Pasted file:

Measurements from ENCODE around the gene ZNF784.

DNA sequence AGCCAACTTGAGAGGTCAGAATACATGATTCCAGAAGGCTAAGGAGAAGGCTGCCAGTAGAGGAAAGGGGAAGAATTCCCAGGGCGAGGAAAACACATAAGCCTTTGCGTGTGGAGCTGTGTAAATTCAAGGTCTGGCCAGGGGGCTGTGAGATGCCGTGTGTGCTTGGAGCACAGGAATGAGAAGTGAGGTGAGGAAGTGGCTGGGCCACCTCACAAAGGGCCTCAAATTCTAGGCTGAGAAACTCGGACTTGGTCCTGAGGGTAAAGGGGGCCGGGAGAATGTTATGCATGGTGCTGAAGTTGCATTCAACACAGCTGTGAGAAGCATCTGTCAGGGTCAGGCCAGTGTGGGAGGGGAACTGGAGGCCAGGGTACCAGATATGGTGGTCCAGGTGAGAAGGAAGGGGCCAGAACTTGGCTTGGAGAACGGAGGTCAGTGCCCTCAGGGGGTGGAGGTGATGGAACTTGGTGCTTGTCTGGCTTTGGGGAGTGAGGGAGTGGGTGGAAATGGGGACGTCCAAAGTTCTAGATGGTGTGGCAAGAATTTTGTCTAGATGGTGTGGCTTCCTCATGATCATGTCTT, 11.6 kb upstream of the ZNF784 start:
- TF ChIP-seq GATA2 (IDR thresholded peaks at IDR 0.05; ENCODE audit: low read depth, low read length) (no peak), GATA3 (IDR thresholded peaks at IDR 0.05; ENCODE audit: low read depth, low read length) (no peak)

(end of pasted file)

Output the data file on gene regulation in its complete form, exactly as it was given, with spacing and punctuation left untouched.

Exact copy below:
Measurements from ENCODE around the gene ZNF784.

DNA sequence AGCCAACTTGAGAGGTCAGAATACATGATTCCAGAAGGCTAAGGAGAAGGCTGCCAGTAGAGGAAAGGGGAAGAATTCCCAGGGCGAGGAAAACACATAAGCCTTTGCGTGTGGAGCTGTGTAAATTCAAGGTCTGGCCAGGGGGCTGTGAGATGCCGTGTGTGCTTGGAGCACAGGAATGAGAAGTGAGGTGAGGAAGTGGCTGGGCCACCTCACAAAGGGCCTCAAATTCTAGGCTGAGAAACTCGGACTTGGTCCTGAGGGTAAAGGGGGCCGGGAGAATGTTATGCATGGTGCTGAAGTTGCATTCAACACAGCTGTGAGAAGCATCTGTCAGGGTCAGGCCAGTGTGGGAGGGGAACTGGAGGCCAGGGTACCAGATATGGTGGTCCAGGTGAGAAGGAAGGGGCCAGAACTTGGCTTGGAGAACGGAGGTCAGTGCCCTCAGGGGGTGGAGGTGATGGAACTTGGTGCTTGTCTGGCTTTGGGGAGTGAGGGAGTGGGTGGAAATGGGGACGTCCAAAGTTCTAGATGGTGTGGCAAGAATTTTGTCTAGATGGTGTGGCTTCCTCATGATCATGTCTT, 11.6 kb upstream of the ZNF784 start:
- TF ChIP-seq GATA2 (IDR thresholded peaks at IDR 0.05; ENCODE audit: low read depth, low read length) (no peak), GATA3 (IDR thresholded peaks at IDR 0.05; ENCODE audit: low read depth, low read length) (no peak)